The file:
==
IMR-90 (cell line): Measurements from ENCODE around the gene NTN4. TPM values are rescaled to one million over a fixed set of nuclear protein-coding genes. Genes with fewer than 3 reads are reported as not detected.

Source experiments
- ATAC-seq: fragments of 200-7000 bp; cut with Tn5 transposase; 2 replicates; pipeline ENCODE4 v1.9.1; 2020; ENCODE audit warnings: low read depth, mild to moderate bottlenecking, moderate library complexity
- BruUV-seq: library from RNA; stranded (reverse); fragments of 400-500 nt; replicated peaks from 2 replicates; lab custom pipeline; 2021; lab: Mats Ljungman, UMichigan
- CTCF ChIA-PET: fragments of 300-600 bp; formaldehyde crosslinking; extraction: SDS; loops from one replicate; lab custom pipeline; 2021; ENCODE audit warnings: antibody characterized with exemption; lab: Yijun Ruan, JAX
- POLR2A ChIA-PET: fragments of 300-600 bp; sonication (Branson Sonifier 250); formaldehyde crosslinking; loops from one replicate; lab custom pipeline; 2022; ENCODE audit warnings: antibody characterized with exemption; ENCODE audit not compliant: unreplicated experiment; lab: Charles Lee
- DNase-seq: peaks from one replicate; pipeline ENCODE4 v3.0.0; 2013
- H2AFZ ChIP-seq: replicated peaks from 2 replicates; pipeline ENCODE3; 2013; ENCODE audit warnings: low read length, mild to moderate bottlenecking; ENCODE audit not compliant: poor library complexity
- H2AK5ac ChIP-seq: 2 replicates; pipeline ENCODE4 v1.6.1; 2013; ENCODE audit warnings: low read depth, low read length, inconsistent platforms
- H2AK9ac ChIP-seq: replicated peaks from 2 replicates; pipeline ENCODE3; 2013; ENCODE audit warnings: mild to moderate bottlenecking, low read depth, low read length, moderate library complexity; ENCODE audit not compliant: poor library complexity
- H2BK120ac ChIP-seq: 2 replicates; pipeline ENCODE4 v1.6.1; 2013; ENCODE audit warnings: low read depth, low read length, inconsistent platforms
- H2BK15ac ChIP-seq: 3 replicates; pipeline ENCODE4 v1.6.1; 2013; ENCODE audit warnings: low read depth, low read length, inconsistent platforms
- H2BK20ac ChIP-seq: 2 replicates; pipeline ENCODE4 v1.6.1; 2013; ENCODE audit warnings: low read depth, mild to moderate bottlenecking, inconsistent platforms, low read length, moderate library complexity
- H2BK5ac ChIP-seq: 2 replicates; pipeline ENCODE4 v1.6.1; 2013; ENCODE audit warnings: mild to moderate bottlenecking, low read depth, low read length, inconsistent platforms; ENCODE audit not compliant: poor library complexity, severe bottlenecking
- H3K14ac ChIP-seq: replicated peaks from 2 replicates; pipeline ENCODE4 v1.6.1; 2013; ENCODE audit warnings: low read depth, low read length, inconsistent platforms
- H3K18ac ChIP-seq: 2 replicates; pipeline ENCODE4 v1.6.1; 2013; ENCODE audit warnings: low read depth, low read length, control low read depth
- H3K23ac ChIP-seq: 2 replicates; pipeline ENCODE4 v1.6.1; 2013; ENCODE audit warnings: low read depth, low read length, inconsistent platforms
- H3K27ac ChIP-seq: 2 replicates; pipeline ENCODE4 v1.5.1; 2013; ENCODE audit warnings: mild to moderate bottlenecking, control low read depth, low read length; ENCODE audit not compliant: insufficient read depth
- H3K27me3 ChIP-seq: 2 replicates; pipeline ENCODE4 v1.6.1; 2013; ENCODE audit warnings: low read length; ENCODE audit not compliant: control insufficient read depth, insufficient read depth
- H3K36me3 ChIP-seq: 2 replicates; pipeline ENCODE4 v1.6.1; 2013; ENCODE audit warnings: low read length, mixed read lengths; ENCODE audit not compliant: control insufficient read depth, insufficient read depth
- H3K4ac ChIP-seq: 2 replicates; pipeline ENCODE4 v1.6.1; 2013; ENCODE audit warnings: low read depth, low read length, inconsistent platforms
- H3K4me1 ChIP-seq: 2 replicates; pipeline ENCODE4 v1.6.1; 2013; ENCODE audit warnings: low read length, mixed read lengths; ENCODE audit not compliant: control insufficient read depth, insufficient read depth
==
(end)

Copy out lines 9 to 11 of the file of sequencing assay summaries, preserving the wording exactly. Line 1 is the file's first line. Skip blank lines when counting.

- H2AK5ac ChIP-seq: 2 replicates; pipeline ENCODE4 v1.6.1; 2013; ENCODE audit warnings: low read depth, low read length, inconsistent platforms
- H2AK9ac ChIP-seq: replicated peaks from 2 replicates; pipeline ENCODE3; 2013; ENCODE audit warnings: mild to moderate bottlenecking, low read depth, low read length, moderate library complexity; ENCODE audit not compliant: poor library complexity
- H2BK120ac ChIP-seq: 2 replicates; pipeline ENCODE4 v1.6.1; 2013; ENCODE audit warnings: low read depth, low read length, inconsistent platforms